This is something our coaches at IIFYM.com will calculate for you when you sign up for a Custom Macro Blueprint

I really don’t know where people got this notion of not being able to eat carbs after ‘X” o’clock because it will turn into adipose tissue. I’ve never came across a study or research that has proven facts to this myth. So, stop being Carbophobic and cutting carbs out after ‘X’ times because you’re missing out on crucial calories and nutrients that your body could be assimilating. Carbs at night don’t make you fat; too many total calories make you fat and if your metabolism is telling you not to eat carbs at night, shut it up by eating some more carbs!


IIFYM Coach Do It For You

  • Mark

    Great article to read for anyone that is dieting and working out. I’ve recently started working out again after a long 27 year bulk (LOL) and successfully lost 40 lbs in the past 3-4 months or so but quickly realized that I’ve been doing it wrong even though I’ve been mostly lifting heavy for fat burn and retaining muscle. I’ve had a hard time to come to terms to “eat more to lose more” and have been stuck at the same weight for many weeks now. Today will be the day that I cross that line and start eating more to in fact lose more. With the calculations I recieved from here, I will moniter my results closely. I started at 294 lbs and am now platued at 254 lbs. Here is going out of my comfort zone and hoping for results!!

  • jairo

    so you saying if I eat simple carbs at night I’m going to get fat?

  • mark thompson

    I feel the same way. You are burning calories all the time at least 75 an hour just sleeping. its calories in as opposed to calories out. look at it backwards if you don’t eat it then you don’t have to worry about burning it. count the stuff you don’t eat but used to and see how they add up its not how much you eat its about how much you don’t eat. if you don’t eat it then you don’t have to worry about it.

  • Blake

    Yup. Calories in vs out. My bedtime meal is almost always over 300g of carbs, including the milk I have with it. It’s been for a while. Not getting fat. http://www.myfitnesspal.com/food/diary/BlakeHorton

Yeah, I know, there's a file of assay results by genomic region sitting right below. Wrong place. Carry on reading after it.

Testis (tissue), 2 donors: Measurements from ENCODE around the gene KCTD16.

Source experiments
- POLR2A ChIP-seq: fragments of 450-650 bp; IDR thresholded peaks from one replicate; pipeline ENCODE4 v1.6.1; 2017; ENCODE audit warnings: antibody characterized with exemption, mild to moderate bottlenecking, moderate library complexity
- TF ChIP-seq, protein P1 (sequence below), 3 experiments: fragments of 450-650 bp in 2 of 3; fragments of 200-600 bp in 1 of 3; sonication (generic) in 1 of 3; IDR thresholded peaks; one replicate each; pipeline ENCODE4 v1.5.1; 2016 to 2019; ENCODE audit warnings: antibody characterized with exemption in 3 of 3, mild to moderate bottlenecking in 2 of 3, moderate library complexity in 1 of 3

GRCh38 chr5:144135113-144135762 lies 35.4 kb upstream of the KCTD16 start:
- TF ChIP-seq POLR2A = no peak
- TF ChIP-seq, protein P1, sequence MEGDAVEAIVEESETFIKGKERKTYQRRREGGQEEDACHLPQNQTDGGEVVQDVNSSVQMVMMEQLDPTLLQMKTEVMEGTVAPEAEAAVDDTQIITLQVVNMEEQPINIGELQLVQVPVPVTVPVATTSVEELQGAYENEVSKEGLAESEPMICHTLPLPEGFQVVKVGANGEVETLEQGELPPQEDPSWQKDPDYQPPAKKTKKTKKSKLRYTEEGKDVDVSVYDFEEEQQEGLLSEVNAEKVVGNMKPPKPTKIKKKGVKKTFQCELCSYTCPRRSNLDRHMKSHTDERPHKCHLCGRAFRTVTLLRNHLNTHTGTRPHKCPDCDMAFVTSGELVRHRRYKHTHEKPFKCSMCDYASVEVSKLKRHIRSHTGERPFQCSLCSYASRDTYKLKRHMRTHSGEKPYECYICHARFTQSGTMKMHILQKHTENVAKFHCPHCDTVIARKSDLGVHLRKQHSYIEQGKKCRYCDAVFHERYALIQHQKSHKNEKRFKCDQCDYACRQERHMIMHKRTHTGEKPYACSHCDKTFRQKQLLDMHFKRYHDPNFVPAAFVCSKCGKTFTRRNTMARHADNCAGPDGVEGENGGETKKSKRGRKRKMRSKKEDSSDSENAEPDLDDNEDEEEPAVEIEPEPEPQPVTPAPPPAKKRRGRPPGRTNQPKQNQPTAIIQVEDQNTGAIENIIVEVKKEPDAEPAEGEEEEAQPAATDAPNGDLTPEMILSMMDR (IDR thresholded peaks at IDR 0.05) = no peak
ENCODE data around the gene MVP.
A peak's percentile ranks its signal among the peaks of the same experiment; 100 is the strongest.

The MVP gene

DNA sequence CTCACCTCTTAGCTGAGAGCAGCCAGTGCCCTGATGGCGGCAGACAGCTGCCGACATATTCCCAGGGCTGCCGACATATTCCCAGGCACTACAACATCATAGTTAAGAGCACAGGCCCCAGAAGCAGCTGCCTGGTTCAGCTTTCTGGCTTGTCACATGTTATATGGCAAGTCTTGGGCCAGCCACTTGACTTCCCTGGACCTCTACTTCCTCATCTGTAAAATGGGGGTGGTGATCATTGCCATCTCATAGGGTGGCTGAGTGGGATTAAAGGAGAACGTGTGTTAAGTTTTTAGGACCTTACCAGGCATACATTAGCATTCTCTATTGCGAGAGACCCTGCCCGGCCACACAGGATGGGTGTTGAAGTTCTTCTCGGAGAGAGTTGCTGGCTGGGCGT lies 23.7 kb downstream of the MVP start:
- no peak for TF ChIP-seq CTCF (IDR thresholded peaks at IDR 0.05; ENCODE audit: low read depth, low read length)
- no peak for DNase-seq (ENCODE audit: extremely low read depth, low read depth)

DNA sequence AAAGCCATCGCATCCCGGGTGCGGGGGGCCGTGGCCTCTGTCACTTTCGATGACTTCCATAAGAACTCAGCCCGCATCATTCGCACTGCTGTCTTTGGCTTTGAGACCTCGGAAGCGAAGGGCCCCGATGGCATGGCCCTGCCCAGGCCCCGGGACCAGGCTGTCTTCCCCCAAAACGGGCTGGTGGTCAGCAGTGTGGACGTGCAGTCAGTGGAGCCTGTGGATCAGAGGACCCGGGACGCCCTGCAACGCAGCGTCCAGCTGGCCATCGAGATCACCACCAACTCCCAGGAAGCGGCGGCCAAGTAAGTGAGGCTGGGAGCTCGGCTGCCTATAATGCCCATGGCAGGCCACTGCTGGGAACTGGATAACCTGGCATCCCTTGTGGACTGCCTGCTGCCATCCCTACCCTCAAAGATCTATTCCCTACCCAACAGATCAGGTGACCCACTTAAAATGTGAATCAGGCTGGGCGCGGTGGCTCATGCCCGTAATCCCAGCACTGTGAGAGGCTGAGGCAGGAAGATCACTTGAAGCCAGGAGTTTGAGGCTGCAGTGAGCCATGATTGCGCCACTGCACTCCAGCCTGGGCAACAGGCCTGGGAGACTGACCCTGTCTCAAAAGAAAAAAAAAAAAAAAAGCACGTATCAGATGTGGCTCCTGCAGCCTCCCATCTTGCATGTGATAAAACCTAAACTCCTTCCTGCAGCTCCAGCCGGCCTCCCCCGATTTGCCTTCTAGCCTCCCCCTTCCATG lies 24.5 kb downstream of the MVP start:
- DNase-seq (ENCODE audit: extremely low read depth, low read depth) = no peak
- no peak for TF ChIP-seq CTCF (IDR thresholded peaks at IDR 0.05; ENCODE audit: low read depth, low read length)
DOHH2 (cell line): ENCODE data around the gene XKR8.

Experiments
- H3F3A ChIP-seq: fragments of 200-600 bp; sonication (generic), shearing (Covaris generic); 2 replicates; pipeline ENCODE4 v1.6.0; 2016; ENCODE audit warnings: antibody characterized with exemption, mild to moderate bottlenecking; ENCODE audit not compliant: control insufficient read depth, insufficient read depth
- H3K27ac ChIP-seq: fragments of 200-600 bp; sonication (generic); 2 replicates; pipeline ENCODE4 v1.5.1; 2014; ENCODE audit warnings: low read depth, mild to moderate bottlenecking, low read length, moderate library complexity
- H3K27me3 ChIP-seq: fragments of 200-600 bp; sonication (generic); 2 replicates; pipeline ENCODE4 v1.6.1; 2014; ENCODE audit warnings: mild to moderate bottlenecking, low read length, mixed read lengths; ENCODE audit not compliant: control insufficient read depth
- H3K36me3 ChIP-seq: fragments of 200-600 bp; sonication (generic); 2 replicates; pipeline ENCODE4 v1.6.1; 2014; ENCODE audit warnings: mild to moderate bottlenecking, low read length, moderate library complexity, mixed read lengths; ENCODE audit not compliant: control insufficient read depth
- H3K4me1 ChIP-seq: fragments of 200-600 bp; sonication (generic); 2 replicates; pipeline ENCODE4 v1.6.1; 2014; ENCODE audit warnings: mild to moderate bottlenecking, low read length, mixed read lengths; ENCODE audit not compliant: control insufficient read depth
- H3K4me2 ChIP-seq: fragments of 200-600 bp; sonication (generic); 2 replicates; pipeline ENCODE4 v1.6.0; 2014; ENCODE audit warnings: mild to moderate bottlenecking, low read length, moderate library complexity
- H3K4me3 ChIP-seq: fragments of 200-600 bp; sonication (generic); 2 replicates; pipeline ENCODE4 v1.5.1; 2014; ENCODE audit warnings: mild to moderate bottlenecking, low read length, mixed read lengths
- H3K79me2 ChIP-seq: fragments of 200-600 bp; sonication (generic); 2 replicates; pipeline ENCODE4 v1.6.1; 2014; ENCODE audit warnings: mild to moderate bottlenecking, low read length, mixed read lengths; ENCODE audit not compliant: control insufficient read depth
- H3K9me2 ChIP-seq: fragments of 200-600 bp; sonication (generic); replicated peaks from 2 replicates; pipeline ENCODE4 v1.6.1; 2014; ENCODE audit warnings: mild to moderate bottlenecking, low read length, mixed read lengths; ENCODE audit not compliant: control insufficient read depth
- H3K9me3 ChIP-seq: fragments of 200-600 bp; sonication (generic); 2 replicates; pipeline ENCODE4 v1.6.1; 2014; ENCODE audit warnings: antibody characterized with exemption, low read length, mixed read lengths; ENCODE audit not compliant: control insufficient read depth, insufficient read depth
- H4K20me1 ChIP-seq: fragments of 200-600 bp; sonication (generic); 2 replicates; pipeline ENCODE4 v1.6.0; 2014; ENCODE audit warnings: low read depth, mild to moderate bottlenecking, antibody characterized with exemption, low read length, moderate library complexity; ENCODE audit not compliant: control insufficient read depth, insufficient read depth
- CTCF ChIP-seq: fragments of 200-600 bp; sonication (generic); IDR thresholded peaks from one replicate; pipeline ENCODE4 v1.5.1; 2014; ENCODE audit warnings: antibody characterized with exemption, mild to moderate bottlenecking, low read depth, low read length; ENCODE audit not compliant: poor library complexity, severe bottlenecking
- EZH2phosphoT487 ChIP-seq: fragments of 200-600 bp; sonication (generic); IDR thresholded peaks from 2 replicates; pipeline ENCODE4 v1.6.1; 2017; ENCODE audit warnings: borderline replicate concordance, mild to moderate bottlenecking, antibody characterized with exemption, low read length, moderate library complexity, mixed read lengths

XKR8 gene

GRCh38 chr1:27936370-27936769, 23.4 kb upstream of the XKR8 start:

• Austin

      How the hell do you fit 300g of carbs into one meal?

      • That’s a great question. 300g of carbs in one meal? I used to eat like that and got WAY overweight. Remember that a calorie is not a calorie. 300 kcals of oatmeal is not the same as 300 kcal Big Mac. I lost my thyroid gland to cancer and I have psoriatic arthritis which prevents me from doing serious lifting, but I compete in triathlons and marathons at 250 pounds.

      • Arthur

        Binge eating disorder.

    • Arthur

      Probably destroying your pancreas, though. Enjoy your insulin resistance.

  • Amy Valdez

    Great article! I am guilty of believing this myth :/ but not anymore, so thank you for the info!

  • Kyle

    So the 2nd to last paragraph confused me a little.

    For people who train in the morning, we can eat our carbs whenever, because our body is repairing muscle even when we sleep. But should that be limited to complex carbs, or was that comment only for more sedentary people? Thanks for indulging my curiosity!

  • Justin

    Referring my comment to Kyle:

    The idea is that when you’re working out/after you work out, your insulin levels are spiked substantially. You don’t need to limit yourself to complex carbs at this point, simple carbs will be absorbed faster in the body, thus replacing the glycogen stores in your body at a high more effective rate. This process also increases protein synthesis.

    • andy

      soit mean that if i canfit icecream in my macros i should eat it after working out and not at night?? what happens if i work out in the morning but eat my empty carbs before bed??

  • Muthuganesh

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  • belizeur louis

    GReat.. I train at 5pm and my train end 6 to 6:30 pm .. do I need to eat carbs?

    I stopped eating carbs at nigth After ny training and I lost weigth I mean 8 pounds in two weeks

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  • Thank for this helpfull article, now, I can have my huge oatmeal bowl at 9 pm without guilt!

  • Rick

    A couple of factual mistakes here and i testify to these from my own experience.

    Fact : When you sleep your metabolism rate drops thus excess calories are converted to fats
    Experience: eating carbs late at night does not make me Gain weight(same amount of calories) but gain fat. This is very apparent at the midsection

    “Carbohydrates at night don’t make you fat; too many total calories make you fat.”

    Total calories determines your weight and not fat level %

    Do update your article and title

    • Leo Quattro

      metabolism doesn’t drop while sleeping

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  • Jose Rito